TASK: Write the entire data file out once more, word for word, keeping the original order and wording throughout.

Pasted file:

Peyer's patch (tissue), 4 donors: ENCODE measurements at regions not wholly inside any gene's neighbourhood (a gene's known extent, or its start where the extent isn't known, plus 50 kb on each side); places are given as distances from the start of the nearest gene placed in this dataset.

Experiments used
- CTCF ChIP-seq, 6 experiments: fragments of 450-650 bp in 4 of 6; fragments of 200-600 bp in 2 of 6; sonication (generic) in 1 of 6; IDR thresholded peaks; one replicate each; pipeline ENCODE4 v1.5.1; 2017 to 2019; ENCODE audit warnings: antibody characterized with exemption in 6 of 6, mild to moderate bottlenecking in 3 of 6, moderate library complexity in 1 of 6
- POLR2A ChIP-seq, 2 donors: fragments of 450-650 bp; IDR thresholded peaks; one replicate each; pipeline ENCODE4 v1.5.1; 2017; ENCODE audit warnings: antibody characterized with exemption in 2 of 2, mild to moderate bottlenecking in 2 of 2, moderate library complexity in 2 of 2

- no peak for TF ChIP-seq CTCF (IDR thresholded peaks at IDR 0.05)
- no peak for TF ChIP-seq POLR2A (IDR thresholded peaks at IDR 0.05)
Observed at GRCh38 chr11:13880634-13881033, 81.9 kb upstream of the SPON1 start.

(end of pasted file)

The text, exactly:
Peyer's patch (tissue), 4 donors: ENCODE measurements at regions not wholly inside any gene's neighbourhood (a gene's known extent, or its start where the extent isn't known, plus 50 kb on each side); places are given as distances from the start of the nearest gene placed in this dataset.

Experiments used
- CTCF ChIP-seq, 6 experiments: fragments of 450-650 bp in 4 of 6; fragments of 200-600 bp in 2 of 6; sonication (generic) in 1 of 6; IDR thresholded peaks; one replicate each; pipeline ENCODE4 v1.5.1; 2017 to 2019; ENCODE audit warnings: antibody characterized with exemption in 6 of 6, mild to moderate bottlenecking in 3 of 6, moderate library complexity in 1 of 6
- POLR2A ChIP-seq, 2 donors: fragments of 450-650 bp; IDR thresholded peaks; one replicate each; pipeline ENCODE4 v1.5.1; 2017; ENCODE audit warnings: antibody characterized with exemption in 2 of 2, mild to moderate bottlenecking in 2 of 2, moderate library complexity in 2 of 2

- no peak for TF ChIP-seq CTCF (IDR thresholded peaks at IDR 0.05)
- no peak for TF ChIP-seq POLR2A (IDR thresholded peaks at IDR 0.05)
Observed at GRCh38 chr11:13880634-13881033, 81.9 kb upstream of the SPON1 start.